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One of the weirder books I've read this year. Set in Port Sabine, an oil town on the Gulf of Mexico that seems to be modeled on Port Arthur, Texas, Parssinen's novel is an eerie and unsettling look at a life shaped by sports, religion, and most of all, lies.

Mercy Louis is the star player on her high school basketball team. She lives with her grandmother, whose brand of religion is a lot bigger on eternal suffering than it is on grace. Her strict morals have been pounded into Mercy's head so hard for so long, her grandmother doesn't need to be physically present for Mercy to hear her voice, judging her actions and warning her of the consequences.

So instead of chasing boys, Mercy has cultivated a close relationship with her best friend, Annie. Annie's behavior isn't always in line with Mercy's beliefs, and eventually something will have to give. It may not be possible for Mercy to live up to all of her grandmother's expectations—and trying may cause her to lose her grip on reality.

Parssinen's book would probably be cathartic for a reader who escaped a fundamentalist background. She does a great job capturing the kind of conservative Christian culture in which girls are blamed for boys' lack of self-control and taught their only value is an intact hymen. For those of us who believe women have intrinsic value unrelated to their sexuality, the traditions (and the assumptions behind them) of Mercy's community are downright chilling.

I have to admit, I struggled with this one a bit as I read it, because I felt like there were about five too many loose ends, and I could never be sure which parts of the narration I could trust. However, now that I've spent some time pondering it, I see how much there was to chew on despite the vagueness. There's a lot going on here—I haven't even mentioned, for example, that there's a second narrator, or that a bunch of girls in the town develop tics and twitches a la Salem circa 1692. And I've been purposely skirting any reference to the grisly discovery made by a gas station cashier taking a break behind the store.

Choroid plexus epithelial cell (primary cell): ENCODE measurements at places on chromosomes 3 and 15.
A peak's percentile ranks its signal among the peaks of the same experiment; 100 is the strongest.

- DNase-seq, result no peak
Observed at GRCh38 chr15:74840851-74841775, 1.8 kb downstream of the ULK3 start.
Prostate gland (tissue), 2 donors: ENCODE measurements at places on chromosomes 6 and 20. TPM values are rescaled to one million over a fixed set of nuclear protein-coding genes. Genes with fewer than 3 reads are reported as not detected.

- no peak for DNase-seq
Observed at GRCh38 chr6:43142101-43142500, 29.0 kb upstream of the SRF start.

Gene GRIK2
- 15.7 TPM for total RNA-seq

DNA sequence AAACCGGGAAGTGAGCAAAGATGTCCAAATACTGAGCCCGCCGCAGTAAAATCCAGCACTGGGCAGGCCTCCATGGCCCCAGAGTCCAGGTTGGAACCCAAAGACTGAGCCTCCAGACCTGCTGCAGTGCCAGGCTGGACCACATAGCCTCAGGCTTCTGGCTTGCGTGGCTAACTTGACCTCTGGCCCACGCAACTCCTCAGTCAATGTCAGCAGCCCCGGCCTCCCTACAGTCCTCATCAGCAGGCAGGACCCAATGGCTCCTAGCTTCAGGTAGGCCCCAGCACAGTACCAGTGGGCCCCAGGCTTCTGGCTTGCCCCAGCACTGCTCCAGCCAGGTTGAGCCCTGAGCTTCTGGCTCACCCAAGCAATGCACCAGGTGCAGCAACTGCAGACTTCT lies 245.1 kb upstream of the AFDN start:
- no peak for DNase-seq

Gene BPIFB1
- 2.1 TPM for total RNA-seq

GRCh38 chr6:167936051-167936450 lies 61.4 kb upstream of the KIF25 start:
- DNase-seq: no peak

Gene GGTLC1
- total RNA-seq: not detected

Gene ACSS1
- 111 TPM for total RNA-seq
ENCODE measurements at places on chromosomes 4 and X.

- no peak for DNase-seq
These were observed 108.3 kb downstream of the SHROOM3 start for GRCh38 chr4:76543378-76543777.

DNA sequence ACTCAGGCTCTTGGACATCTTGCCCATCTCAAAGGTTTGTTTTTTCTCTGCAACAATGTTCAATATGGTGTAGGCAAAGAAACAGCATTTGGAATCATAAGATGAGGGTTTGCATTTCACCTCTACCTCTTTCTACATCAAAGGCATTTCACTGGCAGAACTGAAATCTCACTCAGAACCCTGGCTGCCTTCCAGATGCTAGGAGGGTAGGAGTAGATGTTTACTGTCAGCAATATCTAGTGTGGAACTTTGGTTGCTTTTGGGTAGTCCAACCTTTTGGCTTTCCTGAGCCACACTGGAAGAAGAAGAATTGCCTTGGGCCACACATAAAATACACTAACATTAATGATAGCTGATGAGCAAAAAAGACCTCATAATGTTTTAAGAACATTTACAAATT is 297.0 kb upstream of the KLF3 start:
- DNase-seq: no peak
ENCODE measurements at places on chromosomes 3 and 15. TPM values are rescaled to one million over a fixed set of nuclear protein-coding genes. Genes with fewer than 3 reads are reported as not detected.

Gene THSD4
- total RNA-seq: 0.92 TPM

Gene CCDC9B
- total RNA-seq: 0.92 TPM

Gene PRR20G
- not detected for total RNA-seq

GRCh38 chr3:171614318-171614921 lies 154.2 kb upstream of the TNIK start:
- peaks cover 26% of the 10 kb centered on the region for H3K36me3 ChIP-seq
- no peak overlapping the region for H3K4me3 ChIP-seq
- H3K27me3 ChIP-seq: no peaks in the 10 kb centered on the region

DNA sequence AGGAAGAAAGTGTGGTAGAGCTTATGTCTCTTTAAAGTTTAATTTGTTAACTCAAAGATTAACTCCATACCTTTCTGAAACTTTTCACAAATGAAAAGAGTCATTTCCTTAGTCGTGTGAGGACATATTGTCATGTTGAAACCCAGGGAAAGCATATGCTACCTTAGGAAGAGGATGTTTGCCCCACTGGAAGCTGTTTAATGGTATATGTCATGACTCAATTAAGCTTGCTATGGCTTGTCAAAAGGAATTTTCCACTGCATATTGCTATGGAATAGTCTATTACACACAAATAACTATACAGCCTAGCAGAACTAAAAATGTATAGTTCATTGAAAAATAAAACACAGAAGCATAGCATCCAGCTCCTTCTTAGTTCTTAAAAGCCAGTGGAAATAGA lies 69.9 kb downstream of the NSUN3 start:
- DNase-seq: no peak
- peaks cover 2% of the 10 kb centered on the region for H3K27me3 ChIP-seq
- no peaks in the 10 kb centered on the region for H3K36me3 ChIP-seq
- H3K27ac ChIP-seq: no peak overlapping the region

See what I mean? It's a lot to pack into one 300-page novel. But if you're in the mood for something a little creepy, if you enjoy stories of religion run amok, if you're looking for a book that will make you see feminist issues with fresh eyes, The Unraveling of Mercy Louis should have a place on your list.

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I came to love basketball later in life than most fans. I was a junior in high school, and the University of Kansas had risen to the top of my list of college options. My grandma had been a KU fan for years, and her enthusiasm mixed with my own excitement at the prospect of heading to college, especially a school where basketball is king. Before I knew it, I had learned what a ball screen was, and I've spent every March since 2002 screaming at the TV.

So, as a basketball fan, I was really into Nina Revoyr's debut novel, originally published in 1997 and set in the mid-to-late '80s. The narrator is Nancy Takahiro, a standout forward on her high school team in inner city LA. As a six-footer with a quick first step, Nancy has been getting attention from college scouts for pretty much her entire high school career. She loves the game of basketball, and she knows it's her ticket out of Inglewood.

Nancy's life becomes more complicated when her father starts dating the mother of a highly-touted player from a different school, Raina Webber. Nancy has had feelings for Raina for a long time—feelings that Raina hasn't reciprocated. When their parents move in together, Nancy and Raina will have to navigate a minefield of issues, on and off the court. They're both incredibly fierce competitors, and emotions run as high and hard as the girls do in practice.

There's so much going on in this novel besides basketball. Nancy's father and Raina's mother have to deal with backlash from their friends over their inter-racial relationship (Nancy's father is of Japanese descent, while Raina's mother is African-American). Nancy has to find a way to swallow her jealousy every time she sees Raina with her girlfriend, Toni. Both their parents have good jobs, so the family isn't living in poverty, but life in their neighborhood isn't always easy or safe. And after all the high school games are finally over, Nancy and Raina are each going to have to choose a college, decisions that will have ripple effects throughout their entire lives.

The basketball scenes are well-placed, building tension throughout the book to a showdown that feels inevitable, though I never could have predicted the outcome. Those scenes on the court are where Revoyr's narration shines the brightest. I could see perfectly every pass, every shot, down to the last heartbreaking second. (Of course, if you don't have at least a basic grasp of the game, those scenes won't carry as much of a punch.) And I didn't live in LA in the '80s, but to my ear, Revoyr's dialogue rings true—exactly how I'd imagine players jawing to each other on the court.

I had to delve deep into the backlist for this one—it's not terribly often these days I'm reading books written in the '90s—but I'm so glad I did. And I'll definitely be checking out more of Revoyr's books in the future.